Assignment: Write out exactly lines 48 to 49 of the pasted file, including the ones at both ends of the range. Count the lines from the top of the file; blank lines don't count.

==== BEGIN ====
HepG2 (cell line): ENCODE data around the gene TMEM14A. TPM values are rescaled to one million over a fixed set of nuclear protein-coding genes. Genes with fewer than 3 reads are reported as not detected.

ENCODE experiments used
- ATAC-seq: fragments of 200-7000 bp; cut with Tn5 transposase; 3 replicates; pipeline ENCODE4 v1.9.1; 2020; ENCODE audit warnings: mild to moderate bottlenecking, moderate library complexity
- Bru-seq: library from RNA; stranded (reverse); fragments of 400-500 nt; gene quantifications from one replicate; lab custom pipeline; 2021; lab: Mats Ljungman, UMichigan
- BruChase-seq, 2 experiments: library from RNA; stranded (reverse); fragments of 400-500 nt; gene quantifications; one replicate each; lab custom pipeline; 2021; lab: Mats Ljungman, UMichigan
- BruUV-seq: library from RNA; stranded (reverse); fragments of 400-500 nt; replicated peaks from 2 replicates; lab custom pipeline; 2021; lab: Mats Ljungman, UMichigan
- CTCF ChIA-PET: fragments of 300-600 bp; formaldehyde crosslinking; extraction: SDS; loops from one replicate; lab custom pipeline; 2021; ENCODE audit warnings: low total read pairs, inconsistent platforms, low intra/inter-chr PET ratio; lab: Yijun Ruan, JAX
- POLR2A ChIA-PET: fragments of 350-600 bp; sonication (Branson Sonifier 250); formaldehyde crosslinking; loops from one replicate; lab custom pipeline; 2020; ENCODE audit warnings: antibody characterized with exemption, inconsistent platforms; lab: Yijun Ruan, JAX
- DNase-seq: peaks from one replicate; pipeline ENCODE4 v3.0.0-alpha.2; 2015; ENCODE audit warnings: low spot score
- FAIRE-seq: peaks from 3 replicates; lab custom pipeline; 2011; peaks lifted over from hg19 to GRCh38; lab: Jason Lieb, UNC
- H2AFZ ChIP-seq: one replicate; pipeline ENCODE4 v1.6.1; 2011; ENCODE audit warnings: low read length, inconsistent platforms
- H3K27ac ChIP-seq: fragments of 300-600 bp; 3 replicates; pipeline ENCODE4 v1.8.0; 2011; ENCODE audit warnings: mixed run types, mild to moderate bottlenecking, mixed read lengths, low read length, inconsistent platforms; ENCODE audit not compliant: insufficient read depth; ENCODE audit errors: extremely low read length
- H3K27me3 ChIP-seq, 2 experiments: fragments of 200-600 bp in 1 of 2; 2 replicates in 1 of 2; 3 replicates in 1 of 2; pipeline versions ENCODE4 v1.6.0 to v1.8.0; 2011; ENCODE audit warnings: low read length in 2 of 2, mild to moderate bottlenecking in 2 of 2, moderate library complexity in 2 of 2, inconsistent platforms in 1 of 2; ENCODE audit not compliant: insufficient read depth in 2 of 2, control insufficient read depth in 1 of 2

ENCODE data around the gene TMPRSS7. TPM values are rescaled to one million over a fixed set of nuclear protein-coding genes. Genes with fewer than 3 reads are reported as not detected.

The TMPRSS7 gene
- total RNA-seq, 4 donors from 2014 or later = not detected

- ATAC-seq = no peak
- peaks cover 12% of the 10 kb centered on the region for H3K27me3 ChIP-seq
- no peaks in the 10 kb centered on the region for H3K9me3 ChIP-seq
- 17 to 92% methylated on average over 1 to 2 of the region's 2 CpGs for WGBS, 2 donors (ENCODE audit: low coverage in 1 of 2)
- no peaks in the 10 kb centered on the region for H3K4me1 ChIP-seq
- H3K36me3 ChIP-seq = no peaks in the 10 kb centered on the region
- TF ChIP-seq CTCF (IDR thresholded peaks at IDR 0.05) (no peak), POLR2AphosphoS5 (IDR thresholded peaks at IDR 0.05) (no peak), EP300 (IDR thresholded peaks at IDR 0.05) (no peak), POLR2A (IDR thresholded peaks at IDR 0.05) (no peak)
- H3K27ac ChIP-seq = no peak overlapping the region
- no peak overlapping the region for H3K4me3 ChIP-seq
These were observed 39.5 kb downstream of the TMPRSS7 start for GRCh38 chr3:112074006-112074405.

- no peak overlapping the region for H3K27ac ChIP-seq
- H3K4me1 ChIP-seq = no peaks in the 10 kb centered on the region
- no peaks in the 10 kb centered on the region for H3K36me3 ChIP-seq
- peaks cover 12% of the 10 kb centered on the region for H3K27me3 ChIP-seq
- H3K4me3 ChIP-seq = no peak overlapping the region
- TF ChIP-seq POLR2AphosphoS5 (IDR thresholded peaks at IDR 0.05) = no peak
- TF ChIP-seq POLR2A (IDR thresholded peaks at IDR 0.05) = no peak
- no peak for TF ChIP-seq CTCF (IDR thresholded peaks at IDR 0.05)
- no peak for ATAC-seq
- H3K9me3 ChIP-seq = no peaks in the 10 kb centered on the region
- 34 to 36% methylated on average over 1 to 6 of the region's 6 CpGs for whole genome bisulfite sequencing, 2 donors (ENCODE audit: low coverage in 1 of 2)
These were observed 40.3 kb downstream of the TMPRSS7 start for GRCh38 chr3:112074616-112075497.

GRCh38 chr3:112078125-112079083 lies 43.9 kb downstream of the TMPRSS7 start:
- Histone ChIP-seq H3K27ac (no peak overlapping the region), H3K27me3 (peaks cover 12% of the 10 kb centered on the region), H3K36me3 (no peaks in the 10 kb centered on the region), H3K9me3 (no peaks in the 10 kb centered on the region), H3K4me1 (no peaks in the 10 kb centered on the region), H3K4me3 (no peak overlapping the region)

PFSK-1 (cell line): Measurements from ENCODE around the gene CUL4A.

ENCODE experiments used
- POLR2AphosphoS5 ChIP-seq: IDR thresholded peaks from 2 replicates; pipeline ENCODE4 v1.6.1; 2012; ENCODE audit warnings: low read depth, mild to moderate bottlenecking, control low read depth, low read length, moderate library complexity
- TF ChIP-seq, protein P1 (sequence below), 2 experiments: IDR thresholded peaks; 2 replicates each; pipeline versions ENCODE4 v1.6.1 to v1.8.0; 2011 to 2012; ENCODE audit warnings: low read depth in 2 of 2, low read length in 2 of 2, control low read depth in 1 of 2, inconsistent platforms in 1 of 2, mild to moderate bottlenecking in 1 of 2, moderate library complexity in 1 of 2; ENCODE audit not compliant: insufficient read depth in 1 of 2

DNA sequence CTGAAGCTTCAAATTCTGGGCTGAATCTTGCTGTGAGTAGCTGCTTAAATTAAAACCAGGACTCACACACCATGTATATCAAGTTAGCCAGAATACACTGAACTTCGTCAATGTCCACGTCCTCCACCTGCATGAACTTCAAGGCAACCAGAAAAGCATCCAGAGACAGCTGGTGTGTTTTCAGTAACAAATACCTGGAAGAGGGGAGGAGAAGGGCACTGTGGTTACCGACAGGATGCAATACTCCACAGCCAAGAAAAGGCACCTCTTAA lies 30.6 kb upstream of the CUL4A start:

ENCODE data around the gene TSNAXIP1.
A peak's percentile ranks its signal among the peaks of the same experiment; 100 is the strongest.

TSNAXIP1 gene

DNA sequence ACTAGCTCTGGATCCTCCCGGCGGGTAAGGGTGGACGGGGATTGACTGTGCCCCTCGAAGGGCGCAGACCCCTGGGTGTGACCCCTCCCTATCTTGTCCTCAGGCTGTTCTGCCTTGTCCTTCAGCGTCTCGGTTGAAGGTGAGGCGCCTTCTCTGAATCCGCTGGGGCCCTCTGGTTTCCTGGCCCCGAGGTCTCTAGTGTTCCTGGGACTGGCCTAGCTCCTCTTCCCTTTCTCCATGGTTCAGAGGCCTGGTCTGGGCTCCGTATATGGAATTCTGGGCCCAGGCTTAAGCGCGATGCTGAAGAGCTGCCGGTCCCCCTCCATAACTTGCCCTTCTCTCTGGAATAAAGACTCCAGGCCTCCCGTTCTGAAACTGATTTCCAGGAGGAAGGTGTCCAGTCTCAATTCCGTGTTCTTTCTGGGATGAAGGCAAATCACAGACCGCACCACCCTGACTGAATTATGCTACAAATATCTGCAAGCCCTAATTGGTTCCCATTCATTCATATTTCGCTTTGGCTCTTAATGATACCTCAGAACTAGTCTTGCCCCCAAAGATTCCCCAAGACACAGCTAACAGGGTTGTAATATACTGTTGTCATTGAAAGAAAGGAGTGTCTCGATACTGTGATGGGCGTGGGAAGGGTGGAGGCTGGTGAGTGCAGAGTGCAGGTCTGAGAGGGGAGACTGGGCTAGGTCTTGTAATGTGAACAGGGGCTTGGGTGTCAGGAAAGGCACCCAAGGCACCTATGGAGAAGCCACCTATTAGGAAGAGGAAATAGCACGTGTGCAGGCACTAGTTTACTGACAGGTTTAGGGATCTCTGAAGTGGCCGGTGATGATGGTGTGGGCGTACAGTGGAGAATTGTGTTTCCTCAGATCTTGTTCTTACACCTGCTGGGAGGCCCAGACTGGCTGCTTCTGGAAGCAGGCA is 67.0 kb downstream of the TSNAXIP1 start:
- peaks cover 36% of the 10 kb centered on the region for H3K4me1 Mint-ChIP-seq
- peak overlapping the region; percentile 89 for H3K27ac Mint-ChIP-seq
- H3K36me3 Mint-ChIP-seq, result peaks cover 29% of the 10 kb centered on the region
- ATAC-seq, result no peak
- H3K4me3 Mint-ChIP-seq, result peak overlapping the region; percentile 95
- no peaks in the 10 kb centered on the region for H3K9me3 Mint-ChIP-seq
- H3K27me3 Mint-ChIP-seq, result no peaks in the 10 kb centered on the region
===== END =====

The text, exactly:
TSNAXIP1 gene

DNA sequence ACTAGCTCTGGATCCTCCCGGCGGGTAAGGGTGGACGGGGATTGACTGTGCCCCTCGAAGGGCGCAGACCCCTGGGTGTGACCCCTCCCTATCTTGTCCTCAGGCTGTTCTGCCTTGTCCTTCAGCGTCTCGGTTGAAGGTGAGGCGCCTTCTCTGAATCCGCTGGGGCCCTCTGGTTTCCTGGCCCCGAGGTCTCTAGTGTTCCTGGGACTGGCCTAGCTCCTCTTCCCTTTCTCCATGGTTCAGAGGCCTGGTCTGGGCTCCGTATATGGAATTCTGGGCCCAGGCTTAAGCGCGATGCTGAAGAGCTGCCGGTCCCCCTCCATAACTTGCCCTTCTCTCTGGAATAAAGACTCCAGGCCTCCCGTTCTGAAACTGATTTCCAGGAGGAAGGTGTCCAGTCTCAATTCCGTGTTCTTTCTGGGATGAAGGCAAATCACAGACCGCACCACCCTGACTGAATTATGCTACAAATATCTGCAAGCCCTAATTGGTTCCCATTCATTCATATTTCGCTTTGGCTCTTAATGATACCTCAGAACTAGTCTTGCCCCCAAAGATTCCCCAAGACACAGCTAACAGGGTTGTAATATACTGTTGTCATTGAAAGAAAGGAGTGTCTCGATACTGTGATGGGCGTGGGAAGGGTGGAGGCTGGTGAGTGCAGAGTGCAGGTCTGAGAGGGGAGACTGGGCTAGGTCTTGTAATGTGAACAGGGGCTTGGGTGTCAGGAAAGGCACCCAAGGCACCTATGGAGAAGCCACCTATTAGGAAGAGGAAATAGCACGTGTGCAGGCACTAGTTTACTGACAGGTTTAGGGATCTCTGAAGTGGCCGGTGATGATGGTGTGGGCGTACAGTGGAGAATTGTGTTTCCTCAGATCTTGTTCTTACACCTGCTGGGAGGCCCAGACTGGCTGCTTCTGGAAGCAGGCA is 67.0 kb downstream of the TSNAXIP1 start: